R: Sure. I’m 30 and when I was a kid I would hear that music and think, “that’ s catchy!” This was the early 80’s and I thought it was catchy music.

G: I wish more people would have thought so. We had an accidental hit with “Whip It”, but we were met with great resistance with radio and that’s the truth.

R: Right. So given that, how do you feel about now, where more people can listen to and understand Devo, as opposed to back th
en when it was a lot more difficult for the general public to get into it?

G: Well, it’s interesting because we’re sort of getting re-discovered as if we’re some sort of prehistoric curiosities, which is cool. So that’s a whole new audience, and they get it immediately. I think it’s because the songs were ahead of their time, and now they’re not. They’re contemporary.

R: So going back to the hopelessness of change thing you mentioned, how does that pair up with the sound of Devo, which sounds very cheerful on the surface? What was it on your musical path that led you to say, ‘this is how I’m going to present this music’?

G: Well, we tried to keep it a secret, but there’s a lot of talent in this room (indicating the rest of the band being in the room). So that’s why we did it. It’s just what we do.

R: I understand that on the surface it sounds catchy and
simple, but beneath it you can hear weird time signatures and so forth.

G: Yes. The parts don’t really fit together in an expected manner, and the progressions had some surprises at times. The lyrics were not your typical subject matter of rock n’ roll.

R: I have a couple somewhat off-kilter questions. The first is I wanted to ask about your Jerry Jihad project and what happened with it?

G: With Jihad Jerry what we were trying to do was to create a character, an alter ego, that was commenting on the fact that we live in a fear-driven climate where the citizenry was more than willing to give up all their freedoms to preserve ‘freedom’. That is, the democratic way of life they were willing to trash in order to catch Osama bin Laden. Of course, no one sees the supreme irony in that, and that’s the problem. Jihad Jerry was trying to point out that his was not a holy war. It was a war on stupidity. But nobody thought I was funny and I got viciously attacked and hate mail, and so on.

R: Another thing is that you do a lot of work for commercials and much of it seems seems like things you’d criticize in Devo. I take it you separate the two?

G: Yes.

R: Do you try to interject a bit of that into the commercial work?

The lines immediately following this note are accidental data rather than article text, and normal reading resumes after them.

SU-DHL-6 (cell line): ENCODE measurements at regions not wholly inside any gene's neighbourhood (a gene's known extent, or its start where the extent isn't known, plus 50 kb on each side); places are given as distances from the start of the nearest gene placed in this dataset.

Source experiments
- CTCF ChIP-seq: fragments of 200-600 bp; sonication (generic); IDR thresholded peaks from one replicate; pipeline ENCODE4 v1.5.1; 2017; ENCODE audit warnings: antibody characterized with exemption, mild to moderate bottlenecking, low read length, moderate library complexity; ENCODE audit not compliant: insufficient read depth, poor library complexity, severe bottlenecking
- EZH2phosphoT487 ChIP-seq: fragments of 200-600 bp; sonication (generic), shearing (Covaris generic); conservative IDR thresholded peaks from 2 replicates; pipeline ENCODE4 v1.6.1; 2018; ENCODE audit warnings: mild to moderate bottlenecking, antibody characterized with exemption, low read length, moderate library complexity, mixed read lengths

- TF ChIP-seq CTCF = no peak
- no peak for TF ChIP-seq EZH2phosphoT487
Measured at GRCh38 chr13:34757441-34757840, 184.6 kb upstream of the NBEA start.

G: You always try to do that. I mean, it’s apples and oranges with Devo. This is us. This is our self-expression. It’s like we’re poets and we’re being paid to be us. What we do is what we do. The commercial stuff is problem-solving. We don’t go to them, they come to you. You’re not the primary creator.

R: So when a beer company goes to you to come up with a campaign and you tell them, ‘OK, here’s my idea- beer is dumb, how about that for a commercial’?

G: That’s pretty much what I did. Any commercial I did for a beer company I was pretty much saying beer is dumb. And creatively, they were OK with it!

R: Last question- you’re a bass player and you play left-handed, and an upside down right-handed bass. How did that come about?

G: I was left-handed and no one in my town of Akron, Ohio a) had any left-handed instruments and b) was left-handed and played an ins
trument to show me.

R: So you never changed?

G: It was too late by then!

Exactly five minutes later I was finished with Jerry, shook all their hands, and was on my way.
While the schmooze party continued outside I helped myself to the fruit tray and saw Dan Deacon loading up on food as well and figured, ‘hey, this guy seems alright.’ He had opened the show earlier as a one man sound whirlwind, and playing right in the middle of the crowd, as opposed to the stage. Typically, I hate the laptop/ effects computer music DJ types, but he kept it fun and got not only some ridiculous circle pit going, but a conga line that wrapped around the whole venue. It was pretty entertaining and quite audience friendly to say the least. And he was an alright fella on top of it all, despite c
atering directly to the enemy... er, I mean hipsters.
In the meantime, Devo were taking pictures with Tina Weymouth from Tom Tom Club/ Talking Heads. Say what you will about putting people on a pedestal, or nostalgia-ladden gooberism, I was spitting distance from the bassist of one of my favorite bands of all time. I thought that was pretty cool.
Moments later Devo took the stage and I danced around like a little schmuck the entire damn set.
So here’s what I got to go on: If anyone has ever seen the 1980 Devo live video that was released a couple years ago this was pretty much the exact same thing. They set up exactly the same (drums on the far left and up front), the keyboards were still from the 1970’s. They had the exact same stage moves they’ve always been doing- that grouping of all the members and hopping in step to the break in “Uncontrollable Urge” remains exact. The gradual ripping of the outfits until they’re down to t-shirts, short shorts, and kneepads went like clockwork. They only played the m
ost familiar songs- “Gates Of Steel”, “Satisfaction”, “Whip It”, “Freedom Of Choice”, and so on. After all, why change it? Why mess with a good thing. They know exactly what’s worthwhile and what’s filler. And you know what- every damn second of it absolutely ruled.
Now if I already knew most of what they were going to do why was it so awesome? Well, here’s the thing- if maybe I’d already seen them 20 times perhaps I’d be sort of used to it, maybe a little bored even. But that’s not the case. I’d never seen Devo. And being there right up front while they went through their routine with a ton of other people dancing was excellent. Sure, their set is almost as robot-like clockwork as their intended android stage moves. But it’s done so well and played so perfect (hell, they’ve had 30 years to get it right) one can’t help but be bowled over with how entertaining it all is. Clearly I walked out of there beaming with a smile that lasted a good week.